It’s time to acknowledge that when it comes to investment banking, RBC Capital Markets is playing in a different league than its Canadian rivals. The deal-making arm of Royal Bank of Canada churned out $8.4 billion in revenue last year, almost as much as its second- and third-ranked domestic competitors put together. In the same way it seems preordained that football’s New England Patriots will be Super Bowl favourites every year, it now appears certain that RBC Capital Markets will make far more money than any other Bay Street dealer.
What's the secret to this run? Like the most successful coaches in sports, Royal Bank CEO Dave McKay says staying on top in increasingly complex markets starts with keeping things simple. “The beauty of the capital markets strategy is consistency and what I call the simplicity,” he said at a conference in March. “It is [built] around great people, using your balance sheet, creating value, advising and cross-selling, and it takes time to build up those relationships.” To use another gridiron adage, it's also about the team, rather than individual superstars. When that teamwork kicks in, it can turbocharge revenues and earnings.
Like many perennial winners, McKay pushes his team to do better each year, too. RBC Capital Markets earned a $2.8-billion profit in 2018, which translated into a healthy 13% return on equity—a performance any other Canadian bank would envy. But McKay isn't measuring his team mainly against Bay Street rivals such as Bank of Nova Scotia, which posted capital markets revenue of $4.5 billion in 2018. Royal Bank is competing against global players such as JP Morgan Chase, which generated $35.4 billion (U.S.) in revenue from corporate and investment banking.
RBC Capital Markets began to pull away from the rest of the Canadian bank-owned dealers in the late 1990s, when it found itself advising many of its Canadian corporate clients on international expansion plans. The division's leaders in that era, including long-time CEO Anthony (Tony) Fell, decided that to stay relevant to those clients, it needed to grow with them abroad, with an initial focus on the U.S. market.
In 2000, Royal Bank spent $1.5 billion (U.S.) to acquire a technology-focused investment bank, Minneapolis-based Dain Rauscher Corp. When the tech bubble burst in 2001, Dain Rauscher started losing money. Royal Bank also targeted relatively small growth companies, which was out of step with its focus on large-cap clients in established industries. Veteran real estate banker Doug McGregor was dispatched from the head office in Toronto to Minneapolis to turn things around.
McGregor and his colleagues stuck with a U.S. expansion strategy, but eschewed another acquisition, opting to take a slow-and-steady approach by hiring individuals and some entire teams from U.S. banks. They did the same with British, French and German rivals in Europe.
If Dave McKay is Royal Bank’s head coach, the role of quarterback falls to the 61-year-old McGregor, who’s chair and CEO of RBC Capital Markets and head of the bank’s investor and treasury services. A champion wrestler in his university days, McGregor looks like he could still pin an opponent, and he is disarmingly blunt and direct. He says the big-ego Masters of the Universe financiers made famous by author Tom Wolfe were never welcome at RBC Capital Markets. McGregor has hired 31 senior bankers in recent months, and says his goal in every interview has been ensuring the new partners are a “safe” cultural fit, which means “understated and team-oriented.”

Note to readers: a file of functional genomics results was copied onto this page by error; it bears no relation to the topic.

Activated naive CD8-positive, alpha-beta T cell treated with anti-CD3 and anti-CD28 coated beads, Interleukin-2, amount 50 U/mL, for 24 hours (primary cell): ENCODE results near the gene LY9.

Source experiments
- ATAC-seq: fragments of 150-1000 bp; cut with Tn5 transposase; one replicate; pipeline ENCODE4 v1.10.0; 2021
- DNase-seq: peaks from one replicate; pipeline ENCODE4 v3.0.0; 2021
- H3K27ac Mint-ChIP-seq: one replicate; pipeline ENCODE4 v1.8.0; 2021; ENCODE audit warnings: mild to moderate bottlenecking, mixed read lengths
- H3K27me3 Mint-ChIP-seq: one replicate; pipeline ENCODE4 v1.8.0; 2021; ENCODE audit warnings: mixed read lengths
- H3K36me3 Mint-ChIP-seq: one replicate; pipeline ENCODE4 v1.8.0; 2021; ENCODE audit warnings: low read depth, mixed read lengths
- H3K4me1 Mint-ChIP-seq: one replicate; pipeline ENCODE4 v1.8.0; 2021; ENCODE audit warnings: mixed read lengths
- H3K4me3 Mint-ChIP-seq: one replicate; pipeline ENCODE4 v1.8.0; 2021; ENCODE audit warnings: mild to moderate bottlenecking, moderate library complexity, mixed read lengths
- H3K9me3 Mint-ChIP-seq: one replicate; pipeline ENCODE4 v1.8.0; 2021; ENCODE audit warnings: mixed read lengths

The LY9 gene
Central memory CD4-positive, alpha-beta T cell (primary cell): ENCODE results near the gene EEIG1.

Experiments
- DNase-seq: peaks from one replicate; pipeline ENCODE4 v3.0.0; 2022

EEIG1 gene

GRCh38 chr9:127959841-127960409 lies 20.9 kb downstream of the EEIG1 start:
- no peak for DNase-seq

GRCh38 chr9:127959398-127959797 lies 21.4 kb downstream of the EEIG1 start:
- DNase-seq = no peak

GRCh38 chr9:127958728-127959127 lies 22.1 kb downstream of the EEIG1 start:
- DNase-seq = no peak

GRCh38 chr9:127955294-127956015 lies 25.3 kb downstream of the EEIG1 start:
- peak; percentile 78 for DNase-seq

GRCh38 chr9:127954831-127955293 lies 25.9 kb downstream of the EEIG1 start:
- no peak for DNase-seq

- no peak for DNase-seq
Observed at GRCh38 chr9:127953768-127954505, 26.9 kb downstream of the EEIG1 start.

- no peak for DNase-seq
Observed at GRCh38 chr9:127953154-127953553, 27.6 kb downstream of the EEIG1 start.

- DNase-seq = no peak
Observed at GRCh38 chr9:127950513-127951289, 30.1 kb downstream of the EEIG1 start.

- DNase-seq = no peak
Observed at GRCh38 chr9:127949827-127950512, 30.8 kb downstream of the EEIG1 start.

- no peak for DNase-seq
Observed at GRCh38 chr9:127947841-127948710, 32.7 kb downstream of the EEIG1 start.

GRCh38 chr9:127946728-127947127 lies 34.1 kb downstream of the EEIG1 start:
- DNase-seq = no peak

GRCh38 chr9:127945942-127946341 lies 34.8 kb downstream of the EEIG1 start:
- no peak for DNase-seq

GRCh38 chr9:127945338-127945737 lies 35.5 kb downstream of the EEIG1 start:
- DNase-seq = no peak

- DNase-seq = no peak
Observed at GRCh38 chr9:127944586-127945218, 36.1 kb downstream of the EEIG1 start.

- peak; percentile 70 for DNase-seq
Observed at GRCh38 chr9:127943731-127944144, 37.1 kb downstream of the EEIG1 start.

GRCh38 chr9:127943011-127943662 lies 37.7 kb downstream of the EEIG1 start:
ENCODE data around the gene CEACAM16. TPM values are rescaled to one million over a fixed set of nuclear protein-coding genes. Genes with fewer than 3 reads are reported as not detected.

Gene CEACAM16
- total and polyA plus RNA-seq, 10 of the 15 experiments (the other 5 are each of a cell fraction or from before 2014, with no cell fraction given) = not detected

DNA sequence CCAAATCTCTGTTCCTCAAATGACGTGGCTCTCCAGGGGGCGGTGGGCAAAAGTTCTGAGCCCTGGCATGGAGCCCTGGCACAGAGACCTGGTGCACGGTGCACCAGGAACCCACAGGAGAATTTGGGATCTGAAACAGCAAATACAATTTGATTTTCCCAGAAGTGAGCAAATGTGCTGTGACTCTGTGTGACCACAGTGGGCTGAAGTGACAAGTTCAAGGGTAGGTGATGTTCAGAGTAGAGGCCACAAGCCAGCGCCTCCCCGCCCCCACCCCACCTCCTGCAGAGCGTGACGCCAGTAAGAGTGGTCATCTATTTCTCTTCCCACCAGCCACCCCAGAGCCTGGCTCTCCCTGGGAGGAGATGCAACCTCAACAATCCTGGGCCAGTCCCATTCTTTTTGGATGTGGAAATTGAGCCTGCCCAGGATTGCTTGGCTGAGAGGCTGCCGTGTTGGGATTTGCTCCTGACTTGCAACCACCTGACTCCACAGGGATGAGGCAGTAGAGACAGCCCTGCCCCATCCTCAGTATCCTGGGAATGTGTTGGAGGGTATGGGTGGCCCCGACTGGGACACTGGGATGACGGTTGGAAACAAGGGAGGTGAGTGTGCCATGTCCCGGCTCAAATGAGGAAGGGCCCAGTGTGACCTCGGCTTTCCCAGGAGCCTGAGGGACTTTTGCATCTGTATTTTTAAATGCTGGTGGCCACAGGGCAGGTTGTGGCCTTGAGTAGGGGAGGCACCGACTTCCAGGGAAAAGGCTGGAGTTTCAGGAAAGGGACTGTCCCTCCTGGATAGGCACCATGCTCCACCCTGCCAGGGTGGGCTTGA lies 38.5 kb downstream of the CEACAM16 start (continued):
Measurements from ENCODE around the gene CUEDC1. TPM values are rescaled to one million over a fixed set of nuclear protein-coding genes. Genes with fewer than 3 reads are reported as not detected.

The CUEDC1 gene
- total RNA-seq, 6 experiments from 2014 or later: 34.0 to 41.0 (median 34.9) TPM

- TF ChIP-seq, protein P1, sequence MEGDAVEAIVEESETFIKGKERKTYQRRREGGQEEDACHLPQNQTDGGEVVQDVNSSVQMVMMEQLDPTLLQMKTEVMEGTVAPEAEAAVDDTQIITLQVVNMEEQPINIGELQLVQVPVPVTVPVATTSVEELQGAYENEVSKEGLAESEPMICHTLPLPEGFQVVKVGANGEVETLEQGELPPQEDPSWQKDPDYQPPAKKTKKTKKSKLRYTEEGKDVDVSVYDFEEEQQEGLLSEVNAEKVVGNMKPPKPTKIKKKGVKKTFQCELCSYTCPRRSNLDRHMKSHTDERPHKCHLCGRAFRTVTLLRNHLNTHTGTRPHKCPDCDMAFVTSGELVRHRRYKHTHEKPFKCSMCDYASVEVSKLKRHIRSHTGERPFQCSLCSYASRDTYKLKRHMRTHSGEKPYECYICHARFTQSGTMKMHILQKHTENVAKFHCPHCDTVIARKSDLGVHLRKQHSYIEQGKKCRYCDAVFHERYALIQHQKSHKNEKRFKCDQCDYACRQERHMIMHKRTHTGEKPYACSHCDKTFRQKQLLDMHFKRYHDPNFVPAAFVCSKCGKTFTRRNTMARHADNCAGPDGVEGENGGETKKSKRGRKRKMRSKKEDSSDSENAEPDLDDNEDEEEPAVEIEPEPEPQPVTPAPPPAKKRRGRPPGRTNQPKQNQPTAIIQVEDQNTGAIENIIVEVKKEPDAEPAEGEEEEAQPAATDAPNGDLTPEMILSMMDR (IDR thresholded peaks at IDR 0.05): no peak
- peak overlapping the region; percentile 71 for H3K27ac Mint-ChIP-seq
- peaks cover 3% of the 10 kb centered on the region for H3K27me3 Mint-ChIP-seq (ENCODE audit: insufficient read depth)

As the bank has expanded internationally—RBC Capital Markets now has 3,300 employees in the U.S., 2,700 in Canada and 1,300 in Europe—McGregor and his colleagues say the concept of teamwork became more essential. No one player can do everything for large and complex corporations.
Take health care. Derek Neldner, RBC Capital Markets head of global investment banking, says that a generation back, one banker could be the sole contact with a pharmaceutical company. Now, he says, “if you are going to offer serious coverage to a health care client, you need an analyst who can talk authoritatively on medical devices, an expert on pharmaceuticals, one on biotech and so on.”
To cover the cost of employing all those specialists, a bank needs global scale, Neldner says. He adds that one of RBC Capital Markets' most significant internal accomplishments in recent years was devising a compensation system that ensures bankers and traders get paid for helping on a transaction even if they don't have direct ties to that client.
RBC Capital Markets' reach now vastly exceeds that of any domestic rival. The firm played a role in $1.5 trillion (U.S.) worth of syndicated loans last year, $74 billion (U.S.) in stock sales and $764 billion (U.S.) in bond offerings for Canadian and international clients.
Teamwork often boosts revenues, which is why McKay fixates on cross-selling. Jonathan Hunter, RBC global head of fixed income currencies and commodities, remembers working on an acquisition in British Columbia for a German client. Along with helping negotiate the deal, RBC arranged debt financing and used derivatives to hedge currency risk. “If our fee was a dollar on a conventional advisory assignment, we were able to earn a buck-sixty here by providing extra services while also doing a better job for the client,” Hunter says.
Size and outsized profits in capital markets also bolster the premium valuation for Royal Bank stock, analysts say. “When the waves pick up, we prefer to be on a bigger boat,” said CIBC World Markets analyst Rob Sedran in a recent report on Royal Bank. Like the Patriots, in good markets and bad, McKay’s team just keeps winning.